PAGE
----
William Wesley (Wes) Elrod has been a long-time high school Nashville-area football coach at four schools, mainly at Maplewood for six years in the ‘70s, then at McGavock for 14 in ‘ 80s and ‘90s and has an overall 23-year record of 173-81-2. In all, he has coached for 43 years at the high school or college level, was named state Coach of the Year once and four times the Nashville coach of the year.
Born in Murfreesboro, Elrod played at Antioch High and at UT-Martin. Currently living in Lebanon, Elrod, 67, has served recently as an assistant at Wilson Central High in Wilson County. He has written two books on football, Blocking the Edges and Beyond the Edges and he works many clinics.
He and wife Dona have three children and eight grandchildren.
The City Paper: Where did you get your start in coaching?
WE: I began at old Central High in 1965 under coach Cliff Goodman, then at old Two Rivers High under Garland Russell.
TCP: How did you begin to learn your trade?
WE: When I was an assistant in the late 1960s, I’d go to the old NIL coaches’ meetings at Nashville Sporting Goods on 8th Ave. South, and hang out and listen to guys like Tommy Owen (MBA), Louis Catignani (Ryan), Bill Brimm (Madison), then later, Garland Russell, Bill Harris, and just soak up what they said. It was a great training ground.
TCP: Who was the best and most influential coach you worked with?
WE: Unquestionably Gerald Johnson, who knew so much about football. He coached me at Antioch. Later, he worked with me at Maplewood. He had a gruff exterior, but he was like milktoast once you got to know him. He was a great coach in baseball, or any sport he was in.
While we were coaching there, that’s the closest I came to winning a state football championship when we lost in the 1975 (AAA) finals. However, we did win the Litkenhaus (point ratings) state title that year.
Editors note: Elrod said Johnson has Alzheimer’s Disease and is at a rest home in Green Hills.
TCP: Best players you ever coached?
WE: I was fortunate enough to have coached some truly great athletes. When I was an assistant at (old) North High in the late 1960s, I had Jesse Mathers, who was a great receiver, who later went to Vanderbilt.
At Maplewood, I had guys like had E.J. Junior, Ronald Hale, Dallas Hall, and Al Young and Thomas Goodloe. At McGavock, I had Jonathan Quinn and Leon Baxter. There were so many great ones.
“I’ve also had some great assistants, among them Scott Brunette (now the Metro Schools AD) when I was at McGavock.
TCP: Greatest game you were a part of?
WE: The 1974 Clinic Bowl at Vanderbilt (which at that time was the quarterfinals of the state AAA playoffs). Ryan beat our Maplewood team 28-26 in triple overtime when they had Mike Wright and we had Ernest Cecil. I still think it has to be the greatest high school game ever in Nashville. They went on to win state, and I think we would have, if we had won the game.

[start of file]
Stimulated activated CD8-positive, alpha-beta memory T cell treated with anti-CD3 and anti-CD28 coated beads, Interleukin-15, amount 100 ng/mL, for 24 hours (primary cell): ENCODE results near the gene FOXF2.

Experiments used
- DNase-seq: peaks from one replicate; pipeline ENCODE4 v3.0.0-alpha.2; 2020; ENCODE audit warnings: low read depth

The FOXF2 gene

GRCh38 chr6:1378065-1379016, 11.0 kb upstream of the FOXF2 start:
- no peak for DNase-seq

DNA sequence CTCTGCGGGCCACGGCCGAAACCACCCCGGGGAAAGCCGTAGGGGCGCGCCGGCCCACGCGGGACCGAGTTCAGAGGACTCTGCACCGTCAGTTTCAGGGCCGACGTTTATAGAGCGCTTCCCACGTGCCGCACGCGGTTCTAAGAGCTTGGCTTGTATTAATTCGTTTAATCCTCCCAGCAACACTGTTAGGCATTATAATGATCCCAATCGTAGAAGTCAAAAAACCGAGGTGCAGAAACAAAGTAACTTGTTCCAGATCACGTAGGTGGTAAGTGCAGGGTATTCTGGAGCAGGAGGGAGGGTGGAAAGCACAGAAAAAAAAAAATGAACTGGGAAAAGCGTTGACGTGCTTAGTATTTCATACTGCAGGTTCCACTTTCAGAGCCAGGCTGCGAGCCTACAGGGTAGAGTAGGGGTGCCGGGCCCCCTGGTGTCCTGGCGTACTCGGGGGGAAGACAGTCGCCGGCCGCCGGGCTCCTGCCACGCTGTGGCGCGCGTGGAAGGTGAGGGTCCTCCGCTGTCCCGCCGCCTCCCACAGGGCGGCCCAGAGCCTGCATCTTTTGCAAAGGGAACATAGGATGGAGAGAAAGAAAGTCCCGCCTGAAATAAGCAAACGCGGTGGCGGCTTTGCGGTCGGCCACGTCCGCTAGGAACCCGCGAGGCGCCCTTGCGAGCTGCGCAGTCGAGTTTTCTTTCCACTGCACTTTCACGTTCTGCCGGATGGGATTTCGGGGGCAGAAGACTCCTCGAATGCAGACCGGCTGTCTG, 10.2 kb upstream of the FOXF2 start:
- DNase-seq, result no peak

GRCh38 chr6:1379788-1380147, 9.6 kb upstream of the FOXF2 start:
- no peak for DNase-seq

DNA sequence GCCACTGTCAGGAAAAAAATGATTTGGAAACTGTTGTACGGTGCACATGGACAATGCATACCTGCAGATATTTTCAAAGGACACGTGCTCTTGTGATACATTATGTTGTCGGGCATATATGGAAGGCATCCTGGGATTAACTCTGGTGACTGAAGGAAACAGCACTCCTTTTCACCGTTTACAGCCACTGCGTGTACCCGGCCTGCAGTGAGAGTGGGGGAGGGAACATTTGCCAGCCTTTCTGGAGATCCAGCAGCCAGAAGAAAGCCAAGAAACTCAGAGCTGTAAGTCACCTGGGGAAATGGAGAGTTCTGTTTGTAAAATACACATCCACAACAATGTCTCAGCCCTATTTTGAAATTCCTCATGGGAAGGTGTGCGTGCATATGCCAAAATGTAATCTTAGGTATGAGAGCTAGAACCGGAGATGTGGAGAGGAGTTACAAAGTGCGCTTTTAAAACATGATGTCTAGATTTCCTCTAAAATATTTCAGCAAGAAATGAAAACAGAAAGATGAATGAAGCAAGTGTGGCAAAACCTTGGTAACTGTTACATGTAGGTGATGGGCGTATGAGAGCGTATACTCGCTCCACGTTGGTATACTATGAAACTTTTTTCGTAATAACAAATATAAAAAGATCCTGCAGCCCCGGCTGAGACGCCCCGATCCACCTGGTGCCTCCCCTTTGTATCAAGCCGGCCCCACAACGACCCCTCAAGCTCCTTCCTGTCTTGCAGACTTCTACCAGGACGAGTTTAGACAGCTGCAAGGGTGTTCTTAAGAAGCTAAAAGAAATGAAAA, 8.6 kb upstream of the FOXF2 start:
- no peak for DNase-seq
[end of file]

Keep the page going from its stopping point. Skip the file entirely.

TCP: Biggest team rivals?
WE: In the old NIL (and well before private/public school split), we had the East Division which Maplewood was in and the West Division which Ryan was in. (Ryan coach) Boots Donnelly and I got together, and we opened our seasons with each other, it was a great kickoff to the season, we had huge crowds.
Later, when I was at McGavock, Overton coach Nick Coutras and I got together, and we started a great rivalry in those years to open the season.
TCP: Biggest coaching rival?
WE: Probably Jerry Pigue. We really went against each other when he was coaching at Stratford and I was at Maplewood, then later when he was at Hunters Lane and I was at McGavock. (Elrod said he had the upper hand in wins/losses).
It was a love-hate relationship. Later, we went in together to help form the NIL Hall of Fame. We’ve become good friends.
TCP: Best principals you worked for?
WE: Howard Baltimore at McGavock and Eddie Adelman at Maplewood.
TCP: What’s the biggest change you’ve seen since you began coaching?
WE: Don’t get me started on busing (busing students from one school zone into another) in the early 1970s. When that went into effect, it completely destroyed the concept of closeness of neighborhood schools, and we lost our community identity.
We had some great rivalries like Madison vs. Litton, and we lost that. The Middle Tennessee schools still had rivalries like the Lebanons vs. Gallatins, but Nashville lost theirs. Before busing went into effect, there were about 90,000 students in Metro and it dropped to about 60,000 after. Just recently, it’s gotten back to about 80,000.
TCP: Current ventures?
WE: After Maplewood and McGavock, I worked as a college assistant for three under Hershel Moore at Cumberland University in Lebanon. Then, I started working at Wilson Central.
TCP: Do you prefer high school or college coaching?
WE: Definitely high school. I love the Friday night lights. There’s something more exciting about it, and there’s just something a little more pure about high school sports. And for most kids, that’s going to be their last level of playing football. You want them to remember it as something special.
— Compiled by Harold Huggins